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VCU students compete in Elon Musk’s Hyperloop competition in California

Starting with more than 600 entries from more than 40 countries, the 11-month-long 2018 SpaceX Hyperloop Pod Competition came to an end Sunday when just three of those teams raced their pod vehicles in the near-vacuum tube at SpaceX global headquarters in Hawthorne, California.

RVAHub Staff

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From the VCU College of Engineering we get the story on some amazing VCU students. Read the full story on VCU’s School of Engineering website.

Starting with more than 600 entries from more than 40 countries, the 11-month-long 2018 SpaceX Hyperloop Pod Competition came to an end Sunday when just three of those teams raced their pod vehicles in the near-vacuum tube at SpaceX global headquarters in Hawthorne, California.

Each of the remaining teams displayed their pods in tents lining Jack Northrup Boulevard, creating a festival-like setting with a grandstand positioned near the entrance of the race tube and some 2,000 people in attendance.

SpaceX CEO Elon Musk stopped at several tents to talk to teams about their designs and ultimately announced the winners.

The reining team from the previous two competitions, WARR Hyperloop from the Technical University of Munich, once again earned the top place with a pod speed of 290 mph. Finishing second and third, respectively, were Delft Hyperloop and EPFLoop.

Going up against many teams that have been here twice previously, VCU’s Hyperloop team had a remarkable showing as one of just 20 invited to compete at SpaceX headquarters and one of only nine United States teams at the competition.

While Hyperloop at VCU was not one of the three teams to race on competition day, this team gave it their all right up to the last moment, passing many tests and completing many qualifications.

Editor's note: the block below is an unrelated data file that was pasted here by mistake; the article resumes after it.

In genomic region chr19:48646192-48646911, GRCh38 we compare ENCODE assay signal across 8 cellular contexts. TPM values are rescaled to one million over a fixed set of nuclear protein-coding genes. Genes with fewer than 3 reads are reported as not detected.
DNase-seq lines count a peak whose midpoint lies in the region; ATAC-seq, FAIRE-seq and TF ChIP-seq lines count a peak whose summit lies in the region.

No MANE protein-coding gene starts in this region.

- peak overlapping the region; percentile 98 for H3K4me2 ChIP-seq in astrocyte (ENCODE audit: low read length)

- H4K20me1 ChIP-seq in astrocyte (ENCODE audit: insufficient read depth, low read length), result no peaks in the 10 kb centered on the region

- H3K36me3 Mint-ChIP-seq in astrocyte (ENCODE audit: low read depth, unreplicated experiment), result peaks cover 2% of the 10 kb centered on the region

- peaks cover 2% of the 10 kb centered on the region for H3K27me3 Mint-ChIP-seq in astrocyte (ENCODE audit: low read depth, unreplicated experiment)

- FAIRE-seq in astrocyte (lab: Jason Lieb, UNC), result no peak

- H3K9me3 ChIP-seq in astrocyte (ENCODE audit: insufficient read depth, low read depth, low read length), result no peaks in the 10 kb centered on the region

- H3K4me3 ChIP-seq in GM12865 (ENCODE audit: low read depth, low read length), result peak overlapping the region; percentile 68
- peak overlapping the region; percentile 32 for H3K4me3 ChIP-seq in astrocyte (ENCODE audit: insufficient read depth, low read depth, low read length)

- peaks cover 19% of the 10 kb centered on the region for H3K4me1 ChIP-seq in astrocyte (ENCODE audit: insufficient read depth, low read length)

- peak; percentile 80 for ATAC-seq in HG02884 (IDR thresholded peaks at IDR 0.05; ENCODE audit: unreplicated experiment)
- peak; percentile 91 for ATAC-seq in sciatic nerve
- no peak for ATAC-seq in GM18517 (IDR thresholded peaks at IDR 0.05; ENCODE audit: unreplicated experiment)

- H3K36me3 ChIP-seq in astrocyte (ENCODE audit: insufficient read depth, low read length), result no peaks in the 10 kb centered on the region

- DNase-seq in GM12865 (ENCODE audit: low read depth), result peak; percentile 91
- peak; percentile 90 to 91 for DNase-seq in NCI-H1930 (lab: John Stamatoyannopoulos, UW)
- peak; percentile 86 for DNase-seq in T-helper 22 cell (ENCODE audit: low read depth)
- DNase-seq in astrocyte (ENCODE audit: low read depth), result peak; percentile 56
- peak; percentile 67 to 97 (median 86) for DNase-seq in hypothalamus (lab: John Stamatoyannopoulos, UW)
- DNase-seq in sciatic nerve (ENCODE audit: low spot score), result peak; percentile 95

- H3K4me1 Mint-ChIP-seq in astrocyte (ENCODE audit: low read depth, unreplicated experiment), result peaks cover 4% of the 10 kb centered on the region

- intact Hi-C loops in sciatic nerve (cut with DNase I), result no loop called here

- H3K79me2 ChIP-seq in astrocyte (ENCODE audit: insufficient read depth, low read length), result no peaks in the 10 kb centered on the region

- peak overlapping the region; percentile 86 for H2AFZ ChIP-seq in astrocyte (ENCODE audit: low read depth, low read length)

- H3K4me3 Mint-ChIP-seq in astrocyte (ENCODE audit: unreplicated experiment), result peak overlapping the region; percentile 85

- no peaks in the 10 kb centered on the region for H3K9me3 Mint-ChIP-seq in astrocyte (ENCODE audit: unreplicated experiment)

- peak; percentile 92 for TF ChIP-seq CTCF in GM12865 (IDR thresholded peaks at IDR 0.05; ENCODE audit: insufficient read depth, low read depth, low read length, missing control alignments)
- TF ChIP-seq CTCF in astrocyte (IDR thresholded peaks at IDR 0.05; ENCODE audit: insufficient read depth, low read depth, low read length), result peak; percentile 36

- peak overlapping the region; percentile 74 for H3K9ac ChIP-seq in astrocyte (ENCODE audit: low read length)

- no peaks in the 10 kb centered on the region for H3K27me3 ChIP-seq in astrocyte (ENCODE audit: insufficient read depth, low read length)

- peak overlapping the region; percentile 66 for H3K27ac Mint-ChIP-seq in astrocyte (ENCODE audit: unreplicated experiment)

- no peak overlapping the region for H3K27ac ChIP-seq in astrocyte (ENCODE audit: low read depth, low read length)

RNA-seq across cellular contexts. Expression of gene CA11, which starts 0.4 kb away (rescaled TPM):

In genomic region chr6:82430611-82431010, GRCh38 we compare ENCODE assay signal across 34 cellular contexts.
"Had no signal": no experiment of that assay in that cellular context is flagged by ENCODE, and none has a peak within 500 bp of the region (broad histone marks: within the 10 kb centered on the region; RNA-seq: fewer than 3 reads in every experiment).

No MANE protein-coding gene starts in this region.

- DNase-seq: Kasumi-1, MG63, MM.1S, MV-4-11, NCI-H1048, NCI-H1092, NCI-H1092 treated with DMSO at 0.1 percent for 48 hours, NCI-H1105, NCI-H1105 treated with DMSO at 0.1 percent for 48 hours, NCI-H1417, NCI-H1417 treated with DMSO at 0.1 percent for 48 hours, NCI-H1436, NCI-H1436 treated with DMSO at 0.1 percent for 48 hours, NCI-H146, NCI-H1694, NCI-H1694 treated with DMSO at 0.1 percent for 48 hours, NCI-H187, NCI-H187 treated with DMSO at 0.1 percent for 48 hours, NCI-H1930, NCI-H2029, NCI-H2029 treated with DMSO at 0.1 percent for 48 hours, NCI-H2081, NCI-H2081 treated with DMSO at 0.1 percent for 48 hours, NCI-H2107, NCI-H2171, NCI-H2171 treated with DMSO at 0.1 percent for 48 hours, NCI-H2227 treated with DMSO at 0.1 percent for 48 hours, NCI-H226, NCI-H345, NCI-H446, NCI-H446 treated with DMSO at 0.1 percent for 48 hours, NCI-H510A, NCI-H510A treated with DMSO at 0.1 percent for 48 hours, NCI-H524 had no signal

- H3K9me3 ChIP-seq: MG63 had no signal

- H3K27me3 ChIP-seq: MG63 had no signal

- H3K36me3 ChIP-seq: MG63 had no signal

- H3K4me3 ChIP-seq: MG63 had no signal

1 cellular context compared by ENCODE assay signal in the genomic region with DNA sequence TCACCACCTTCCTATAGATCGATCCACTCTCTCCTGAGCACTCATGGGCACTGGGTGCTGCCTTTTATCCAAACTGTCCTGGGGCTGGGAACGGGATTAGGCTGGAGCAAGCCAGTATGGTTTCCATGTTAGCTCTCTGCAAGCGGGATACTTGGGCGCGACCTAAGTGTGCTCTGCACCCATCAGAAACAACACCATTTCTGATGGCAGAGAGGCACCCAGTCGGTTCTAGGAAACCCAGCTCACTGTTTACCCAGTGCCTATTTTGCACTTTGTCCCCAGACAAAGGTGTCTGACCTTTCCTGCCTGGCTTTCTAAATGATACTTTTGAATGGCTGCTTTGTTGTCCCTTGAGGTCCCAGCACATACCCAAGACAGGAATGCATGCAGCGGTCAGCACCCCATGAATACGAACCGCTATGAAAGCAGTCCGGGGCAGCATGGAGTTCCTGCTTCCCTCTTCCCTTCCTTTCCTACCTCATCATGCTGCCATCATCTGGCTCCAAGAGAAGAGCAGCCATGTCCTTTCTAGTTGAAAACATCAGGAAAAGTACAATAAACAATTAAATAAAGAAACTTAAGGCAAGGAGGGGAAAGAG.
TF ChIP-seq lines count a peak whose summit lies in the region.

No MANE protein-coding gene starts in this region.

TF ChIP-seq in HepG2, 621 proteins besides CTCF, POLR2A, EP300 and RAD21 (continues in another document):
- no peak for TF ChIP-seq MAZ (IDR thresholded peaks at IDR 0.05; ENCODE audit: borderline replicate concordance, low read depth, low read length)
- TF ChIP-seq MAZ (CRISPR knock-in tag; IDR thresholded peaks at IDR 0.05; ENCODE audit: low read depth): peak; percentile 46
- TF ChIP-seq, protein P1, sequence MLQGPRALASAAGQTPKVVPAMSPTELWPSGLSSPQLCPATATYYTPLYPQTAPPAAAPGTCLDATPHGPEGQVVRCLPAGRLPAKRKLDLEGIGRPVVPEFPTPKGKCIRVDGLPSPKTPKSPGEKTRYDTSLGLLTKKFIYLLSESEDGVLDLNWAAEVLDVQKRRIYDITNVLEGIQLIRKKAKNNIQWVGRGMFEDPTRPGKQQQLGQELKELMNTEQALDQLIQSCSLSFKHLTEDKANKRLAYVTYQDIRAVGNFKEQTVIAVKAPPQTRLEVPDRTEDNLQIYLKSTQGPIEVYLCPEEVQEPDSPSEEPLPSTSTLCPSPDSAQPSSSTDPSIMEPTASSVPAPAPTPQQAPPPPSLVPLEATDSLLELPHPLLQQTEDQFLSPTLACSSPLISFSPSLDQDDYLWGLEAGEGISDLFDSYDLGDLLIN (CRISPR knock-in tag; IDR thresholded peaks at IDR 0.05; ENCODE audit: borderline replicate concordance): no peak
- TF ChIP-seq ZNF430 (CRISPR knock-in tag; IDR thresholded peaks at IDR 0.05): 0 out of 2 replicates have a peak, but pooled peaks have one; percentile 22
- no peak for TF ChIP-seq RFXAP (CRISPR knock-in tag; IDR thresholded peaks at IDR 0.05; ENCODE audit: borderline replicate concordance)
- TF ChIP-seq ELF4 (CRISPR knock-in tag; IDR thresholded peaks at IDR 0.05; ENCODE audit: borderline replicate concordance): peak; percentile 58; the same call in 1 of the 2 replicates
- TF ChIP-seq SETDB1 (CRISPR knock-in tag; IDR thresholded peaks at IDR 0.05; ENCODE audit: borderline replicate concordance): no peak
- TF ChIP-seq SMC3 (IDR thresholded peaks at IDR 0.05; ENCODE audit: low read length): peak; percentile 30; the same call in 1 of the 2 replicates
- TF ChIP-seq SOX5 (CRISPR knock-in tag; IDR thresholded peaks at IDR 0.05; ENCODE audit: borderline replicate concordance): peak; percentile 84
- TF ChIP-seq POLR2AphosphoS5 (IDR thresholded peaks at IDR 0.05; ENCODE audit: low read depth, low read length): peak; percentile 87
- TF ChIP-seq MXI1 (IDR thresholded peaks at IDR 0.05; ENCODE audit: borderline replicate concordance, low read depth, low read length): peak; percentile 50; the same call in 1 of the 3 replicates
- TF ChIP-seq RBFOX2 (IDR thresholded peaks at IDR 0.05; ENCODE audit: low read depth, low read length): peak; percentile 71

“They’ve stayed focused, grinding it through, addressing issues,” said their faculty adviser L. Franklin Bost, M.B.A., IDSA, FAIMBE and executive associate dean of innovation and outreach. “It reminds me a bit of the pits in an auto race where all the teams are still working on their vehicles.

“Some teams pulled out early and the VCU team continued working. They’ve made it through many, many of the qualifications,” said Bost, referencing several teams who withdrew from the competition early for various reasons.

Every team encounters a learning curve and none steeper than the first year, said teammates from University of Wisconsin-Madison’s Badgerloop team competing for the third time. Their advice for a first-year team: Go as far as you can go. Complete as many tests as you can complete. Because the learning gained from each of these will be invaluable for next year.

“I think most people feel like they’ve tried their hardest because they have,” said Hyperloop at VCU President Arthur Chadwick. “They’ve been pushing really hard, even harder than they had to catch up to these multiple-year teams.”

Chadwick said not only is he proud of the team’s performance in this competition, he’s also proud of the growth among team members in their individual responsibility and also in the way they work with each other.

“It’s nice seeing people interacting with each other on their own, following up and pushing themselves. People are becoming more intrinsically motivated because they know what they’re doing and see their potential for next year.”

“This is an amazing group of students,” said Bost. “They are dedicated to representing VCU and are doing the absolute best they can in this competition.”

VCU President Michael Rao, Ph.D., his family and several sponsors attended the Hyperloop competition, taking part in the street festival and watching the top pods race.

Rao said he feels extreme pride in this multidisciplinary team of students for what they have accomplished in just 11 months.

“I think you’ve taken VCU to the next level,” he said. “Look at the company you’re in here. You guys continue to elevate VCU.”

Rao said these students are “absolutely at the top” in terms of their ability to function as a large team, in their mechanical engineering skills and their business skills. Now with a full year to incorporate all they’ve learned from this competition and to plan for the next one, Rao said he “is excited about all the future years,” knowing that this team and VCU are at the forefront of innovation that will “make the human experience better for everyone.

“I’m proud of them. I’ve learned so much from them. They are filled with so much optimism and positive energy, talking about what we can do.”

Tired and slightly sunburned from a week of nearly round-the-clock effort, Hyperloop at VCU is heading back to Richmond, heads held high from an amazing journey.

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